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Grinding Gear Games brings us the third and final article in their retrospective Path of Exile series (Part 1 and Part 2) dedicated to the game's earlier expansions and challenge leagues. This new installment covers Path of Exile's content updates released in 2017 and 2018, including the major The Fall of Oriath expansion.
Check it out:
Legacy League (2.6.0)
In early 2017, we were hard at work on The Fall of Oriath (3.0.0), but its beta was still at least a few months away. Legacy League was the perfect challenge league for this slot because it was both relatively easy to develop (remixing a lot of our past leagues) and it celebrated Path of Exile's history up until the end of the 2.x.x series, before The Fall of Oriath introduced significant changes.
The 2.6.0 release also marked the introduction of Solo-Self Found mode.
Legacy League was our most successful release to date, though would be dwarfed by the subsequent one:
The Fall of Oriath (3.0.0)
This expansion remains the largest and most significant update to Path of Exile. It introduced Acts Five through Ten and removed the repetitive "difficulty" system, making Path of Exile one play-through before you reach end-game maps. The community's reaction to the surprisingly large scope of this expansion remains one of the highlights of our time developing Path of Exile.
We worked on 3.0.0 for more than two years before its release, with the final decision to remove the "difficulty" system and create acts Six-Ten occurring around half-way through this development cycle.
This expansion launched in August 2017 alongside the Harbinger League. This was a relatively low-key league that introduced some interesting currency items and a unique map with a difficult but rewarding encounter.
Shortly after this launch, Path of Exile made its console debut on Xbox One, welcoming a wave of new community members!
War for the Atlas (3.1.0)
Not long after our largest expansion ever, we ambitiously set out to release another only four months later. In December 2017 we launched the War for the Atlas expansion which introduced new maps, reworked the Atlas system and added new Atlas mechanics. It also included the Elder, Elder Guardians, Shaped and Elder items and 32 new maps.
Alongside this expansion we launched the Abyss League which followed a similar principle to the Breach league with a thrilling mechanic and deep end-game encounter. Perhaps the most notable element of the Abyss League was the introduction of Abyss Jewels which can be socketed into items for powerful results.
After the release of War for the Atlas, we vowed to get back on our 13 week release schedule and managed to stick to it for all of 2018.
Bestiary League (3.2.0)
In early 2018 we planned to release a set of four leagues that contained new NPCs, in preparation for the unveiling of Path of Exile: Betrayal late in the year that would use these NPCs to replace the old 2014 Forsaken Masters.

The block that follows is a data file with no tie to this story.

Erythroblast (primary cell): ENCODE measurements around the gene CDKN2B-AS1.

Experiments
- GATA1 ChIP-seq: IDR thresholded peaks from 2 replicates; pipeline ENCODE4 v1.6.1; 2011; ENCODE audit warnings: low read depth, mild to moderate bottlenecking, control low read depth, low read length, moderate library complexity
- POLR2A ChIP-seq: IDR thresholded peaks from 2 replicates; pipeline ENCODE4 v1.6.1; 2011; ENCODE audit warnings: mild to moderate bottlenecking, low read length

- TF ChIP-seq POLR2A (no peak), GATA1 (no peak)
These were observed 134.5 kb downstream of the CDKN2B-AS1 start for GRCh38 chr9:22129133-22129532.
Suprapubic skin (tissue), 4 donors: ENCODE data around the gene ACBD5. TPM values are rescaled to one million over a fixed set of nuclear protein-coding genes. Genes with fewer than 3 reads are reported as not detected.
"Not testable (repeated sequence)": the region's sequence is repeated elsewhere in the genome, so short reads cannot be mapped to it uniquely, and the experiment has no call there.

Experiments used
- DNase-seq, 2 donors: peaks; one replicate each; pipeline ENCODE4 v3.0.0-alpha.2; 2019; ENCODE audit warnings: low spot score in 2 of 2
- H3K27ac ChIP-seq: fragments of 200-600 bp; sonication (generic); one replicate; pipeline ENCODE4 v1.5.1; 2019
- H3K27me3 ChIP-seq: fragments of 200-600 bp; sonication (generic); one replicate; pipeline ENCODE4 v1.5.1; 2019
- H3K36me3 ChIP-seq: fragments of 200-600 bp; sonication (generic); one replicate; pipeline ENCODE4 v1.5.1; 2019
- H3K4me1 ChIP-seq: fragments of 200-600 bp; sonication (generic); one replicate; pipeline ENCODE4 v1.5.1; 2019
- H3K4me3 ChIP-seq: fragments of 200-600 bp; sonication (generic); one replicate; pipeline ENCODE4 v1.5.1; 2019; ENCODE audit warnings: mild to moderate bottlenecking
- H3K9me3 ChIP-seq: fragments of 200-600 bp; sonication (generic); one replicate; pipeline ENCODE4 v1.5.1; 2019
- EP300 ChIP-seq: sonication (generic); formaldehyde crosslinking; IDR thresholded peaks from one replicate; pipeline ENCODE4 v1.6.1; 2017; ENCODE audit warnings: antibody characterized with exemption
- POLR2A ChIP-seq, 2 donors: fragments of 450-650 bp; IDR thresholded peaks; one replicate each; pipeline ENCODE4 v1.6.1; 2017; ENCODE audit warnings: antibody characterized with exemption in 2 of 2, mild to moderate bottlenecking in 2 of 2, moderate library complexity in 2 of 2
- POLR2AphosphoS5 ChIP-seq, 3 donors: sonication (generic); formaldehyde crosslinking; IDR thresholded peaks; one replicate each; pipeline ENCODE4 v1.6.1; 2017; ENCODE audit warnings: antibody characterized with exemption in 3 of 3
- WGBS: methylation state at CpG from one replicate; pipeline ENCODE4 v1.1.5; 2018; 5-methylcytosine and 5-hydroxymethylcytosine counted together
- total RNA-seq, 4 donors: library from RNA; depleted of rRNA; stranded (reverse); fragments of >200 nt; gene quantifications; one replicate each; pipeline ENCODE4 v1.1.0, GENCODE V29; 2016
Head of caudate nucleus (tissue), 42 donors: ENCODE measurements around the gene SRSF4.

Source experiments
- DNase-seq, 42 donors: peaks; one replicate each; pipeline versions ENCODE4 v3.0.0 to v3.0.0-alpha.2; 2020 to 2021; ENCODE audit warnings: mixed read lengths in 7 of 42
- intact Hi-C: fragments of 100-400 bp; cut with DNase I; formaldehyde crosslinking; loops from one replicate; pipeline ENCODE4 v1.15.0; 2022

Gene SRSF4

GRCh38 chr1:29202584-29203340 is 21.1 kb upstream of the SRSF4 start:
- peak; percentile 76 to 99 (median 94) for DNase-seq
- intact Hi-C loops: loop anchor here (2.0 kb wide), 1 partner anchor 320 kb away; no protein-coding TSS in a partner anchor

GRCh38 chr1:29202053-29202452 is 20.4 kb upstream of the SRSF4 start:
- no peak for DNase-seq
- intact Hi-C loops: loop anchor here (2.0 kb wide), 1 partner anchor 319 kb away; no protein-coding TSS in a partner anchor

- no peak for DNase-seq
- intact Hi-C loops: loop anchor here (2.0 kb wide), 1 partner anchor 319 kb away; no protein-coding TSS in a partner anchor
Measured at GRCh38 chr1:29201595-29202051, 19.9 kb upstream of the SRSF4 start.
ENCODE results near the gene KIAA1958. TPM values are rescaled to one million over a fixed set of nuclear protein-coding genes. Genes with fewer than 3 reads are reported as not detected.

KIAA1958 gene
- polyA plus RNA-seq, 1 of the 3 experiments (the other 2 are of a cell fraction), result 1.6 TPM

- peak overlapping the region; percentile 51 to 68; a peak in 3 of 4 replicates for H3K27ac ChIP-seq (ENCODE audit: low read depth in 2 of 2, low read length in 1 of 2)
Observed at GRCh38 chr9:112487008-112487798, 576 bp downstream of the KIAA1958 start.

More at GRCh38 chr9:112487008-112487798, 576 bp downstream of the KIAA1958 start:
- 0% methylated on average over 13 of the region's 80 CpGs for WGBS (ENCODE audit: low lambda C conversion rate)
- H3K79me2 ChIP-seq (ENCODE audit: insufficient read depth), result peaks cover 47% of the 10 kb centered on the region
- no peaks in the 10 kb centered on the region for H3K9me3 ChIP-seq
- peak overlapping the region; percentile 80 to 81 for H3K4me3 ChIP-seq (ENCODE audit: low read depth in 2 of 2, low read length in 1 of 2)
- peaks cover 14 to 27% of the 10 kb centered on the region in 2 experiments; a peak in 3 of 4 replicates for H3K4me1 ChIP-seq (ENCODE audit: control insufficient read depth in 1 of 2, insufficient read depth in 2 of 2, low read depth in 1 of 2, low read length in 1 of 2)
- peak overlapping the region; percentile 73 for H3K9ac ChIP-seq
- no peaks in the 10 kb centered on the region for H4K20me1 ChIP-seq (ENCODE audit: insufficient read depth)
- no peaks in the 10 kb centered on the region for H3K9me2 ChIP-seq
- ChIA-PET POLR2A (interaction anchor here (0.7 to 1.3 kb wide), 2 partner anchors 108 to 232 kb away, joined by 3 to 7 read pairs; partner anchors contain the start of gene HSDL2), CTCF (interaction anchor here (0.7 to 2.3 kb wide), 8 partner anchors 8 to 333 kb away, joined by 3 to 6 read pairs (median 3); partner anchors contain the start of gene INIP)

In March we launched the Bestiary League, Path of Exile's first "third-generation" league.
The Bestiary League deviated somewhat from traditional Path of Exile leagues and allowed us to explore a new type of mechanic. It was released to a mixed reception, and we reworked many elements of it to be more enjoyable. Thankfully, Einhar Frey captured the heart of the Path of Exile community and was looked back on fondly when the league ended.
The 3.2.0 release also saw a significant rework to the Ascendancy classes.
Incursion League (3.3.0)
Incursion (June 2018) was the second of our NPC-focused leagues with experimental mechanics that we developed in the lead-up to Betrayal. Players enjoyed honing and pillaging their version of the Temple of Atzoatl, and were pleased when we returned this content to the core game months later.
This update was released alongside the introduction of many new Vaal Skills as well as a significant rework to many existing skills.
Delve League (3.4.0)
Delve was 2018's third experimental league and featured an entirely new style of gameplay. Both of the two main characteristics of Delve introduced significant development challenges to overcome:
The Darkness Mechanic
The core mechanic of Delve involves escorting The Crawler through the dangerous darkness of the Azurite Mine. It took a lot of work to get this to feel just right, with the correct mix of tense combat on the path and tempting rewards hiding in the darkness off the path. We were very glad that our development schedule allowed time for iteration with this system.
The significant danger posed by the darkness of the Mine meant that we could justify filling it with valuable rewards. Delve is arguably some of the most-rewarding content in Path of Exile, which is why the rate of Sulphite acquisition in the core game is approximately 37.5% that of when Delve was active. There's ongoing internal debate about whether further rebalancing should tweak the rewards but make it easier to access the content for longer.
The Generation of an Infinite Dungeon
Every player needs a different Azurite Mine, which can span arbitrarily far in three directions. It's also important that the mine is fully-connected. Because we can't generate these in advance (the full mine is too large to store for millions of players), we had to develop a very complex procedural generation system that guaranteed connectivity by nesting different-sized spanning trees together. This was made more difficult by the requirement that we might need to tweak balance values related to the spawn rate or allowable depth of various encounters as the league progresses, without damaging people's existing mines.
That's the end of our look at all the past Path of Exile releases from Closed Beta through to Delve! We look forward to revealing more details of what went into the development of your favourite Path of Exile content in future months.